Wednesday, February 29, 2012

Oy, Bai

Matt Bai complained in the NYT Magazine on Sunday (yeah, as usual I'm a bit behind on the Sunday papers)* about the proposed Ike Memorial, saying "I mean, Ike was a terrific general, but was he really one of our greatest presidents?"


Assuming we're talking here about just the world of public affairs (so leaving aside Louis Armstrong, Willie Mays, Martin Scorsese, Bob Mould, and other great Americans from other walks of life), are your really going to top Ike? Let's see...for the twentieth century, the consensus Greatest President is certainly FDR, and there's probably something very close to a consensus that King is the greatest non-president. Both have memorials. But I think an excellent case can be made for Ike as a logical third choice.

First, his value added as president. It's pretty high. The consensus of academic and other expert surveys puts him at 5th among 20th century presidents, behind FDR, TR, Wilson, and Truman. Since I think Wilson belongs somewhere, er, below that...I think you can make an argument that Ike is in a group for #2, and it's hard to argue he's much lower than 5th. That's pretty good! But then his value added outside of his presidency is extremely high for a president. Not, I'd say, as high as King. But in a group there of the other important non-presidents of the twentieth century, along with Warren, Humphrey...I don't know; pick your favorites. Want to argue Thurgood Marshall? George Marshall? Fine, but Ike is going to be at the very least in the running for top ten -- this, again, just for outside of his presidency. No? (Remember, we're just considering public affairs, so no  So we have a top-five president who may well be top-five for outside of his presidency as well. Certainly puts him above, say, Truman and TR, not to mention Wilson, at least unless you put a lot of emphasis on having a pre-political career as a political scientist.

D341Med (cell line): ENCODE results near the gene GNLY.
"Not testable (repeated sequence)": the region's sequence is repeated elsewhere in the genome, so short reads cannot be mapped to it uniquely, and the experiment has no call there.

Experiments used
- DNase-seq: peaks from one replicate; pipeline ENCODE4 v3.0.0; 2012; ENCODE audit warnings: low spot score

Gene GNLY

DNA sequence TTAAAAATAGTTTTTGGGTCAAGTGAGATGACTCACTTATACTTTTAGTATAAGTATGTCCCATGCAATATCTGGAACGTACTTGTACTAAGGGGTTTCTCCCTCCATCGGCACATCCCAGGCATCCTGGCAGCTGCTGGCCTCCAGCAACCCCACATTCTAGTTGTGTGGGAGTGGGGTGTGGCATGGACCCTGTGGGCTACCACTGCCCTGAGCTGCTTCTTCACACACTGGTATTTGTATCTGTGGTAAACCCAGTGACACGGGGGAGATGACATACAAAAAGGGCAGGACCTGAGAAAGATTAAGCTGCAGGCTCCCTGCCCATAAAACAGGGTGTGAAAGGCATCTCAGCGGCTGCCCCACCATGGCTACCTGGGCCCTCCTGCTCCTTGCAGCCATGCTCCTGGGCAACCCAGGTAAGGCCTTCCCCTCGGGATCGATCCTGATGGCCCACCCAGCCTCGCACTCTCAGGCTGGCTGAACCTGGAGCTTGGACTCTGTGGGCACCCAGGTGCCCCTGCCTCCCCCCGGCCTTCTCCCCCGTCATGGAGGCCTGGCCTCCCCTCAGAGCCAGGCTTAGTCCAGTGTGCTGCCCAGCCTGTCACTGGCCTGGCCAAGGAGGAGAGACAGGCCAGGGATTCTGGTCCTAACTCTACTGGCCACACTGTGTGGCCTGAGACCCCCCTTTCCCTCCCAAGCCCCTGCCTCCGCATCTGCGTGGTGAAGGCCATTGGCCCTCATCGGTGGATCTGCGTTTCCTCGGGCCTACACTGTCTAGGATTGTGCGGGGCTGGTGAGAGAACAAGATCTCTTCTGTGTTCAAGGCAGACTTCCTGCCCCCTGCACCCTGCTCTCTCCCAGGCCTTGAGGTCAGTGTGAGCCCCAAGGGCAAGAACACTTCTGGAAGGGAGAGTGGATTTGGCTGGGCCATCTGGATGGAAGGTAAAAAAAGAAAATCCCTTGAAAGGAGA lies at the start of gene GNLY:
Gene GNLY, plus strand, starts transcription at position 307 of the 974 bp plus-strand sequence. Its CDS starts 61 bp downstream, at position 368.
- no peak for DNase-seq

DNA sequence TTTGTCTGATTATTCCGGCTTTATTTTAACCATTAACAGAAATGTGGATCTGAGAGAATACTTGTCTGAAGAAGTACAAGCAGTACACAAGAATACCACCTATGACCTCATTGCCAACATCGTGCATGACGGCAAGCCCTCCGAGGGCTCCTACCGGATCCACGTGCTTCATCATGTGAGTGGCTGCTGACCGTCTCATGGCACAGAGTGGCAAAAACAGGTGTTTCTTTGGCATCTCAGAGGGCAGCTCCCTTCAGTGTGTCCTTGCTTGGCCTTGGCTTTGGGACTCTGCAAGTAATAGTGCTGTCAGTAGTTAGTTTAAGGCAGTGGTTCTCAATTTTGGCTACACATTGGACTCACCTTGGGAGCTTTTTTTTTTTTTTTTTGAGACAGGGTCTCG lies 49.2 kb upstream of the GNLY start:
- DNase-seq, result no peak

Now, I can understand an argument that warriors should be de-emphasized in our political culture, but that would be a real change, for better or worse. And Bai's concerns about Taft notwithstanding, I don't think we've really gone overboard on twentieth century figures, at least so far. So, yeah, Ike seems like a pretty reasonable choice to me. I don't know that it's necessary for him to have a major memorial, but neither do I think of him as a marginal case to celebrate in some serious way.